Friday Roundup

The DOJ appears not interested in Anadarko’s allegations and more disclosure news … its all here in the Friday roundup.

DOJ Appears Not Interested in Anadarko’s Allegations

The Jubilee field is located off the coast of Ghana.

Participants in the West Cape Three Points Block include: Kosmos Energy LLC; Anadarko Petroleum Corporation; Tullow Oil PLC; Ghana National Petroleum Corporation; E.O. Group Ltd.; and Sabre Oil and Gas Limited.

Anadarko (here) apparently reported Kosmos (here) to U.S. authorities for possible violations of the FCPA “in connection with securing licensing and exploration and production agreements.”

Anadarko apparently made similar allegations against EO Group.

Apparently, the DOJ is not interested – according to this Bloomberg article by David Wethe and and Jason McClure.

The article, which cites to a May 12 letter from the DOJ to Kosmos and June 2 letter from the DOJ to EO Group, states that the DOJ does not intend to “take any enforcement action” or pursue charges against either company and that the DOJ closed its inquiry into the matter.

According to the article, “Ghana is pressing ahead with its own criminal inquiry into alleged corruption in the development of the field.”

Disclosure News

From Orthofix International N.V.’s Form 8-K filed August 31 (see here):

“During a recent internal management review of Promeca S.A. DE C.V. (“Promeca”), one of its Mexican subsidiaries, the Company received allegations of improper payments, allegedly made by certain of Promeca’s local employees in Mexico, to employees of a Mexican governmental health care entity. The Company has engaged Hogan Lovells US LLP and Deloitte Financial Advisory Services LLP to conduct an internal investigation focusing on compliance with the Foreign Corrupt Practices Act (“FCPA”) and voluntarily contacted the U.S. Securities and Exchange Commission and the United States Department of Justice to advise both agencies that an internal investigation is underway. During 2009, Promeca accounted for approximately one percent of the Company’s consolidated net sales and consolidated total assets. The internal investigation is in its early stages and no conclusions can be drawn at this time as to its outcome; however, the FCPA and related statutes and regulations provide for potential criminal and civil sanctions in connection with FCPA violations, including criminal fines, civil penalties, and disgorgement of past profits.”

From Diageo PLC’s 2010 Preliminary Results Release, dated August 26th (see here)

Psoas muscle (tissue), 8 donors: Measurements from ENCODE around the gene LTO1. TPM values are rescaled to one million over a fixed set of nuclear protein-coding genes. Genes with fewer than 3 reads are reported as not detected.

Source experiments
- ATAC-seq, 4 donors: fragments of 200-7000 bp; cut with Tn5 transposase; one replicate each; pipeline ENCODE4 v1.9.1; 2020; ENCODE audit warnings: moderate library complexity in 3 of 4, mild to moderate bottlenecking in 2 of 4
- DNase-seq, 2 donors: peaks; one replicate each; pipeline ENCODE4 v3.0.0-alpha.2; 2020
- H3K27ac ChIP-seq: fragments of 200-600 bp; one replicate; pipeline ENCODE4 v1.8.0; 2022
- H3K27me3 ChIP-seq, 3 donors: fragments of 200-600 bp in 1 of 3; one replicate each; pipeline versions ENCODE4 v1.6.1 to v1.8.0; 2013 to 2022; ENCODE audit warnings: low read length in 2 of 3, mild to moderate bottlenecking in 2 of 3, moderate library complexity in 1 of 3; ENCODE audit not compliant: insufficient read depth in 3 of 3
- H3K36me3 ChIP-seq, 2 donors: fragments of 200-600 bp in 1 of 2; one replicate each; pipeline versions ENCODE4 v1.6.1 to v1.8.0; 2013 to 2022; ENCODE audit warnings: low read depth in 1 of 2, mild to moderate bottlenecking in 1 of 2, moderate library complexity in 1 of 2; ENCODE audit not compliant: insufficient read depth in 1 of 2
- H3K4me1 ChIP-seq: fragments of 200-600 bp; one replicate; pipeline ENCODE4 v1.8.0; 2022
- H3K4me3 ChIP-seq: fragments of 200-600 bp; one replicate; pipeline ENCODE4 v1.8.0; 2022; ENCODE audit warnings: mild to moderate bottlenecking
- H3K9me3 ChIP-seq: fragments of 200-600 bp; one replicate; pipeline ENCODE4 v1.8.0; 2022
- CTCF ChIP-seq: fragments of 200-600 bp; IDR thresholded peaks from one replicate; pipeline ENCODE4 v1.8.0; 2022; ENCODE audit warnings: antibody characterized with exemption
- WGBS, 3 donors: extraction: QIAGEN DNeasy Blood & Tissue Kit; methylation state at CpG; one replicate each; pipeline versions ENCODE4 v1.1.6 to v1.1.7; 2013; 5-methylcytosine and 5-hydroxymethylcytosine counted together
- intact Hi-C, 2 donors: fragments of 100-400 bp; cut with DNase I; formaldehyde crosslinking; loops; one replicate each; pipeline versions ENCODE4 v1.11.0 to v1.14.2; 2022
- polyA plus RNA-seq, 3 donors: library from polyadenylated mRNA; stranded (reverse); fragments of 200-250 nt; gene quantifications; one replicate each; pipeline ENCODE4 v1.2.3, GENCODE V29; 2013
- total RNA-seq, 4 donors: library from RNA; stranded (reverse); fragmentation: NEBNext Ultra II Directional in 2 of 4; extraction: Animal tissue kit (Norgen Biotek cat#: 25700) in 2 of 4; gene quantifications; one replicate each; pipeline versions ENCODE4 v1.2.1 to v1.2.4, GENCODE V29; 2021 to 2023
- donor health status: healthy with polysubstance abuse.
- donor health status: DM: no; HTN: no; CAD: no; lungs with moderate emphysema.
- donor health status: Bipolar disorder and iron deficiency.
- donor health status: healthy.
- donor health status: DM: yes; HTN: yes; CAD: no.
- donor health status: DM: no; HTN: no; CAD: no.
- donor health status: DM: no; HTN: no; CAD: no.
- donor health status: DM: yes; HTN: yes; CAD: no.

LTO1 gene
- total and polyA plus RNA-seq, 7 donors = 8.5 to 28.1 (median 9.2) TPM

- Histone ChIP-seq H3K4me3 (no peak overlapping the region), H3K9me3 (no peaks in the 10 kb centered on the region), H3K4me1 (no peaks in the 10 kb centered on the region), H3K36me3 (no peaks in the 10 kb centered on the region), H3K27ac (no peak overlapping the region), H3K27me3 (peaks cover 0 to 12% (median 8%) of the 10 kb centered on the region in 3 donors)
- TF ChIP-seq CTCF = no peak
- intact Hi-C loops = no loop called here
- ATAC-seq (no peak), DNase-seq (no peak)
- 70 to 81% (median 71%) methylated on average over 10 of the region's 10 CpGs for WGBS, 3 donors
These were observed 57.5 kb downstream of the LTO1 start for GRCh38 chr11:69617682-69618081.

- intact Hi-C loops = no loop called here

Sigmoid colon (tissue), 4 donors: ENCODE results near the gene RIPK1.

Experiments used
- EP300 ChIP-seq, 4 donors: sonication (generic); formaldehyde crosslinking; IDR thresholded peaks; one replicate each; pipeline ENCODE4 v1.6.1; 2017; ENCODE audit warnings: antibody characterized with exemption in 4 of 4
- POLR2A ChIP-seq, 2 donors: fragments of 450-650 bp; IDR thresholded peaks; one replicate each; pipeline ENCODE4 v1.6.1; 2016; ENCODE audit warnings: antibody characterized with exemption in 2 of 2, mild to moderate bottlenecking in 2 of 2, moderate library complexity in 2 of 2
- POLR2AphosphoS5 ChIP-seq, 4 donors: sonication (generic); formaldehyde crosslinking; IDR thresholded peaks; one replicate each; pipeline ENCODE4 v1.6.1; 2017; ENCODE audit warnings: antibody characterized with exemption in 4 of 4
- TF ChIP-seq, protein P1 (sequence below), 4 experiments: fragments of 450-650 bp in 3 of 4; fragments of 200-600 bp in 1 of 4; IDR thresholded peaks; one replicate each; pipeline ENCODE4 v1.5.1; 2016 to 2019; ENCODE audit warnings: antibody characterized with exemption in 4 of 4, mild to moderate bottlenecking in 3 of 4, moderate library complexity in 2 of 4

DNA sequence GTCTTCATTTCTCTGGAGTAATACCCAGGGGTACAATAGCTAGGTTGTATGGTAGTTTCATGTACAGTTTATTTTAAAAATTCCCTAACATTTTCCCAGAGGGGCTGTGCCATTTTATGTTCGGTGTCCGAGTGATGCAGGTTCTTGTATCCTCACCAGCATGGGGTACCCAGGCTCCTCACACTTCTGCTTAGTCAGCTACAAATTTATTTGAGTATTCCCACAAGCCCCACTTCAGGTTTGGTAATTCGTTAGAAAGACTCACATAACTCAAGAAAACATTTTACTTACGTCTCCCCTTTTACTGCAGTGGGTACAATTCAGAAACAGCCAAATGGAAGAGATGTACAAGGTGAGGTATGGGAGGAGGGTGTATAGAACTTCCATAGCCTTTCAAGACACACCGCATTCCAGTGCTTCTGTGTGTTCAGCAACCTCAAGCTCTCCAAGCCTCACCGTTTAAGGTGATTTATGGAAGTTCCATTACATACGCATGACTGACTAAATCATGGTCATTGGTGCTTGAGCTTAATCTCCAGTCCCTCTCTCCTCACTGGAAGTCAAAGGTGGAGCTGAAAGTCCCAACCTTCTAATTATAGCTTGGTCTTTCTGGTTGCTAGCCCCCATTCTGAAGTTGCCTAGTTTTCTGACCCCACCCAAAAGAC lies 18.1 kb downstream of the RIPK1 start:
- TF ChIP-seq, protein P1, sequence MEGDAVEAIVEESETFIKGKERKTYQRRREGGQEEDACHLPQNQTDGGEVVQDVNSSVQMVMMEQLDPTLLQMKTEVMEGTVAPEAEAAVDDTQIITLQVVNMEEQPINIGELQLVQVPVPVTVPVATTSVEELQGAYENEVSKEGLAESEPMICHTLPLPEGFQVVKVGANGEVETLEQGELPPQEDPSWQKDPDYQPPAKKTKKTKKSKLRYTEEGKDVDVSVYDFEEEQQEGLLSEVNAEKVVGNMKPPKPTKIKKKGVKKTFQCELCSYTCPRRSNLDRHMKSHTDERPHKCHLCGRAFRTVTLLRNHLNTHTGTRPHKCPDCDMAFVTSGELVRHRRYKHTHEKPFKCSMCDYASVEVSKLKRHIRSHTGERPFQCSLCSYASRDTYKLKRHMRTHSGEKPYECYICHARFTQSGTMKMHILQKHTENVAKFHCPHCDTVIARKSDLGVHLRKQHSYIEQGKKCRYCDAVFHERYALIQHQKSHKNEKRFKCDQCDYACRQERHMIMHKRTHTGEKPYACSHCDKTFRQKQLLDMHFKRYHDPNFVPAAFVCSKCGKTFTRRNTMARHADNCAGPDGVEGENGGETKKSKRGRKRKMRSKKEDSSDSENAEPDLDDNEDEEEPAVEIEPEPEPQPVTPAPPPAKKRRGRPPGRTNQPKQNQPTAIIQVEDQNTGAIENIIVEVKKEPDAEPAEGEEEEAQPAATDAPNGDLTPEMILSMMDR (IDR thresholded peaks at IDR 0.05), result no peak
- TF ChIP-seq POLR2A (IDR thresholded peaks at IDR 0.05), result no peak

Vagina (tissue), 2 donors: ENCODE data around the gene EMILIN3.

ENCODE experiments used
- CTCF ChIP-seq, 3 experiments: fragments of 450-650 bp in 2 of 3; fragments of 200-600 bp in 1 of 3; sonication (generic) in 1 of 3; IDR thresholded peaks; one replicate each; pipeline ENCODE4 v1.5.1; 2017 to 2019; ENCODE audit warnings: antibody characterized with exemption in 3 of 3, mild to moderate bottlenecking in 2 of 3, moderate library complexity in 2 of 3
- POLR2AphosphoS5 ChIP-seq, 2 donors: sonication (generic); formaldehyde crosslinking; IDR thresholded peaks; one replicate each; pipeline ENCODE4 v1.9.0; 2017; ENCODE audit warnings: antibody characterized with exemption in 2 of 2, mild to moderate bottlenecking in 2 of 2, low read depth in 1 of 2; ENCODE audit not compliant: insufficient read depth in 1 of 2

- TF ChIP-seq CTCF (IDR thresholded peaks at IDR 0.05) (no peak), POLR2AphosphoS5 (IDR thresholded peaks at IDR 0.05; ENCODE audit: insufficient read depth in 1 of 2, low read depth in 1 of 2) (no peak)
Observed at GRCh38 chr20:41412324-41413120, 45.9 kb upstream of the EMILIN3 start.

“SEC investigation: As previously reported, Diageo Korea and several of its current and former employees have been subject to investigations by Korean authorities regarding various regulatory and control matters. Convictions for improper payments to a Korean customs official have been handed down against two former Diageo Korea employees, and a former and two current Diageo Korea employees have been convicted on various counts of tax evasion. Diageo had previously voluntarily reported the allegations relating to the convictions for improper payments to the US Department of Justice and the US Securities and Exchange Commission (SEC). The SEC has commenced an investigation into these and other matters, and Diageo is in the process of responding to the regulators‟ enquiries regarding activities in Korea, Thailand, India and elsewhere. Diageo‟s own internal investigation in Korea, Thailand, India and elsewhere remains ongoing. The US Foreign Corrupt Practices Act (FCPA) and related statutes and regulations provide for potential monetary penalties, criminal sanctions and may result in some cases in debarment from doing business with governmental entities in connection with FCPA violations. Diageo is unable to quantify meaningfully the possible loss or range of loss to which these matters may give rise.”

*****

A good Labor Day weekend to all.

Friday Roundup

The DOJ appears not interested in Anadarko’s allegations and more disclosure news … its all here in the Friday roundup.

DOJ Appears Not Interested in Anadarko’s Allegations

The Jubilee field is located off the coast of Ghana.

Participants in the West Cape Three Points Block include: Kosmos Energy LLC; Anadarko Petroleum Corporation; Tullow Oil PLC; Ghana National Petroleum Corporation; E.O. Group Ltd.; and Sabre Oil and Gas Limited.

Anadarko (here) apparently reported Kosmos (here) to U.S. authorities for possible violations of the FCPA “in connection with securing licensing and exploration and production agreements.”

Anadarko apparently made similar allegations against EO Group.

Apparently, the DOJ is not interested – according to this Bloomberg article by David Wethe and and Jason McClure.

The article, which cites to a May 12 letter from the DOJ to Kosmos and June 2 letter from the DOJ to EO Group, states that the DOJ does not intend to “take any enforcement action” or pursue charges against either company and that the DOJ closed its inquiry into the matter.

According to the article, “Ghana is pressing ahead with its own criminal inquiry into alleged corruption in the development of the field.”

Disclosure News

From Orthofix International N.V.’s Form 8-K filed August 31 (see here):